A concert promoter tries to stage an Iron Maiden concert in 1980s Dundee
Dir/scr David McLean. UK. 2019. 91 mins.
The positive thing about Schemers, a vanity project directed by the Scottish former rock promoter David McLean concerning his own mis-spent youth in Dundee, is that it doesn’t take itself too seriously. Telling the story of a young lad in Thatcher’s Britain who tries to con his way out of factory work by putting on concerts with money from the local mob hardly breaks new ground, though. The soundtrack helps, and there are edits straight from the Trainspotting playbook, but promises of a modern-day Gregory’s Girl come aground on the rocks of the writer-director’s sky-high estimation of its hero – or, himself.
Writer/director David Mclean has a problem dealing with any character who isn’t based on himself
Audiences who were hanging around Caird Hall in 1979 waiting breathlessly to see whether the crucial Iron Maiden show would go ahead will undoubtedly pack the house for Schemers’ Edinburgh Film Festival premiere alongside writer/director Mclean’s family and friends. Repeat engagements outside Scotland seem unlikely, although indifferent reviews are unlikely to dent the brash confidence in evidence for this big-screen debut.
Inhaling Irvine Welsh and exhaling unevenly, Schemers starts with some fitfully-amusing sequences which recount how lad-about-town Davie’s (Conor Berry) promising career as a footballer is cut short by the boyfriend of a drunken one-night-stand. (Mclean has a problem dealing with any character who isn’t Davie, and women in particular suffer from this blind spot.) Not wanting to settle for the boring nine-to-five factory work offered by an unintelligible friend of his equally broad-accented father, David starts to scheme his way into life as a concert promoter. This involves, essentially, taking his friends’ cash and squandering it at the bookies, being obnoxious to his no-character Irish nurse girlfriend (Tara Lee), and falling foul of the not-very-convincing local mafia.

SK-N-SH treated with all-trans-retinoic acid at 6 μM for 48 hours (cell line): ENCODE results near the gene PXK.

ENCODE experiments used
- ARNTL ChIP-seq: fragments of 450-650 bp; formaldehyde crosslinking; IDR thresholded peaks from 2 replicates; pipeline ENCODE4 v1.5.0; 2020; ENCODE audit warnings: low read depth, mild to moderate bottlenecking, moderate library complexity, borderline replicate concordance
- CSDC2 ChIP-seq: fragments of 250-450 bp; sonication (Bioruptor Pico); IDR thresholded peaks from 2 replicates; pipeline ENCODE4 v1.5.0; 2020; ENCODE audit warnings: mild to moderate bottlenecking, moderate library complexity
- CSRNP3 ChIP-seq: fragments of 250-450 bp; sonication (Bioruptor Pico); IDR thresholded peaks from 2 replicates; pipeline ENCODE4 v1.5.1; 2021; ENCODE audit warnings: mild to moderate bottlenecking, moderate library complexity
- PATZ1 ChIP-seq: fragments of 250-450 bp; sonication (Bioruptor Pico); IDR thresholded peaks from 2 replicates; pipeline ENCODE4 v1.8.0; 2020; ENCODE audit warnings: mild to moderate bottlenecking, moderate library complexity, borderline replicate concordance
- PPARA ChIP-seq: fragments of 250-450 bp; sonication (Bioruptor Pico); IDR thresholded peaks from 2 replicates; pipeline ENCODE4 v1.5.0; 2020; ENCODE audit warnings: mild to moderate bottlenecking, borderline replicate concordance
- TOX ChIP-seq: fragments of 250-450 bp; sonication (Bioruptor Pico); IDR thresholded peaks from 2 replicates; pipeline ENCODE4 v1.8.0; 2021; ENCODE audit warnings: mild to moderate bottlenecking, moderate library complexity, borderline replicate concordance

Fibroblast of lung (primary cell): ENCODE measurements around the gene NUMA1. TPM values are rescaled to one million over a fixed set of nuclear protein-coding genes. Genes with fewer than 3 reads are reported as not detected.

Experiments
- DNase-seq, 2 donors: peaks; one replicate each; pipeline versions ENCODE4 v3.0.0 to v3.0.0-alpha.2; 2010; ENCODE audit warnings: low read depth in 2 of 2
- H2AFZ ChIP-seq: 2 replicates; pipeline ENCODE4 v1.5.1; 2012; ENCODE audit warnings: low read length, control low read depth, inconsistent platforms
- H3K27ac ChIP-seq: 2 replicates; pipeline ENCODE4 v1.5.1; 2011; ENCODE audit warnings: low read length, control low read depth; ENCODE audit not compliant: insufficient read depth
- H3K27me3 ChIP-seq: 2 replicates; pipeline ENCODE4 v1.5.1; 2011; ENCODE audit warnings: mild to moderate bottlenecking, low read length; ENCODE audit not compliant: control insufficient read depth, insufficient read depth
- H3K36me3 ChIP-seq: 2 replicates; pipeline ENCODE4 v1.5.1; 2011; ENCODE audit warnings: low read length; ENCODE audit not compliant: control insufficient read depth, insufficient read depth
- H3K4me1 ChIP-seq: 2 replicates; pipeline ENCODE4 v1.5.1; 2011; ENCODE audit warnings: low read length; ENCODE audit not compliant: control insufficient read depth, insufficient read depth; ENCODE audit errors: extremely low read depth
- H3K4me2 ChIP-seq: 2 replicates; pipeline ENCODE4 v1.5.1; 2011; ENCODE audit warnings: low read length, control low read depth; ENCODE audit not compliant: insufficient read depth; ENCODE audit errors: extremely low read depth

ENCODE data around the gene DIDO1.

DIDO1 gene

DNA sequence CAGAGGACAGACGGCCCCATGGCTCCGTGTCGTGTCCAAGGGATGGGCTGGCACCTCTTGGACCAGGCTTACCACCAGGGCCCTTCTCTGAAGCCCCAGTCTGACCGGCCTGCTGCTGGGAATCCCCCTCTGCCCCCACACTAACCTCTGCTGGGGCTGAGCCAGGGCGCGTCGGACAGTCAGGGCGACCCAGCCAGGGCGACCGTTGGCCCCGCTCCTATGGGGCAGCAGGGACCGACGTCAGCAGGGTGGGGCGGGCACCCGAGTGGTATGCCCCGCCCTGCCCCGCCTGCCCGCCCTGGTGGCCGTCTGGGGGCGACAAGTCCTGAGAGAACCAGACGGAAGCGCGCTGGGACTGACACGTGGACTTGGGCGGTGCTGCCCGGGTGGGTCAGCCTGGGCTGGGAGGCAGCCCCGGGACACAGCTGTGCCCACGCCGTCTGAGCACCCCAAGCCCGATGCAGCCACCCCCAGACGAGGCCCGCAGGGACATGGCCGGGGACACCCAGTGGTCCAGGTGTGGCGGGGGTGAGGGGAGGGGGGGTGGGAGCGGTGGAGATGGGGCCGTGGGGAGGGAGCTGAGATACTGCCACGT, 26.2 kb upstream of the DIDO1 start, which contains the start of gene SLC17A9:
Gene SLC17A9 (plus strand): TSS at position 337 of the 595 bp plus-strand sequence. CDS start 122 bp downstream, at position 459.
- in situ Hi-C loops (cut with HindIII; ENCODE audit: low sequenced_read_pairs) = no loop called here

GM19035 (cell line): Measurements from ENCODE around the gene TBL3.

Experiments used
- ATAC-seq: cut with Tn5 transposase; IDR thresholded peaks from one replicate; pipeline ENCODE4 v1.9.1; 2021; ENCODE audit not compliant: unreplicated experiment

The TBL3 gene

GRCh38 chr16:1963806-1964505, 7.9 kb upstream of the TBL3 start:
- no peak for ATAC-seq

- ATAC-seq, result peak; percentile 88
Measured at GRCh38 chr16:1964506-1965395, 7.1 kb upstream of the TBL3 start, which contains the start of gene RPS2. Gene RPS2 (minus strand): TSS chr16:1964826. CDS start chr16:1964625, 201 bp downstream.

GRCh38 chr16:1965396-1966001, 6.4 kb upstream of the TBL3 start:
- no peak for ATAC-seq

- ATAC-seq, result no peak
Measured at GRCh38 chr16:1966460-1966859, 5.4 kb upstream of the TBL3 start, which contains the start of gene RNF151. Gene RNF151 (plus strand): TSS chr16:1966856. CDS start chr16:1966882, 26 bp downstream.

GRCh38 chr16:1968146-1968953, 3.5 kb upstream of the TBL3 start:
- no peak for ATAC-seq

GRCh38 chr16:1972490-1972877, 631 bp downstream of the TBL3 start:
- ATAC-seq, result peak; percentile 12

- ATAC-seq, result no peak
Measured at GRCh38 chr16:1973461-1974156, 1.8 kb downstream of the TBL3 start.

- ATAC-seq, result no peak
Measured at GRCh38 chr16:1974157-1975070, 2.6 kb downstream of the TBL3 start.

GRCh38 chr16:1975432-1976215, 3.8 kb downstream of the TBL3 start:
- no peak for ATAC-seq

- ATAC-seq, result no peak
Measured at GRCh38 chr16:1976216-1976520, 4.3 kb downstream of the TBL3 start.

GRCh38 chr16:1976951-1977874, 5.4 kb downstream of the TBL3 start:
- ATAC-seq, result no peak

McLean has written an omnipresent voiceover which acts as a kind of love letter to his younger self. In fact, the film is so absurdly convinced of Davie’s irrepressible Jack-the-lad charms that it ends up having a reverse effect. Newcomer Conor Berry, looking like a young Sam Riley, goes heavy on the haircut and doe-eyed close-ups, but it becomes a harder sell as the plot spins on its wheels. Schemers never really answers the question of why we should care if Davie succeeds or not, while the 1980s soundtrack makes you think longingly of happier times spent watching 2016’s Sing Street.
While the cast is palpably young and inexperienced, and McLean’s directorial skills betray the fact he’s new to this game, the film’s technical team works overtime to cover up the cracks. Production design is fine, constrained by a clearly tight budget to using the same venues but repeatedly over-coming the visual hurdles this entails. Costuming is also good, while editor Khaled Spiewak turns in some convincing genre pastiches involving freeze-frames and still photography. Rarely, however, has a sell-out pub concert on screen seem so thinly attended. It seems likely that McLean’s experience of packed houses may be restricted to his live music career, although the progamme notes indicate there’s another feature in the pipline for those left wanting more.
Production company: Riverman
International sales: Rebekah@thefilmfestivaldoctor.com
Producers: Alex Weston, Virginia Lee
Screenplay: David Mclean
Production design: Wendy Cairns
Cinematography: Alan McLaughlin
Editing: Khaled Spiewak
Main cast: Conor Berry, Tara Lee, Sean Connor, Grant R. Keelan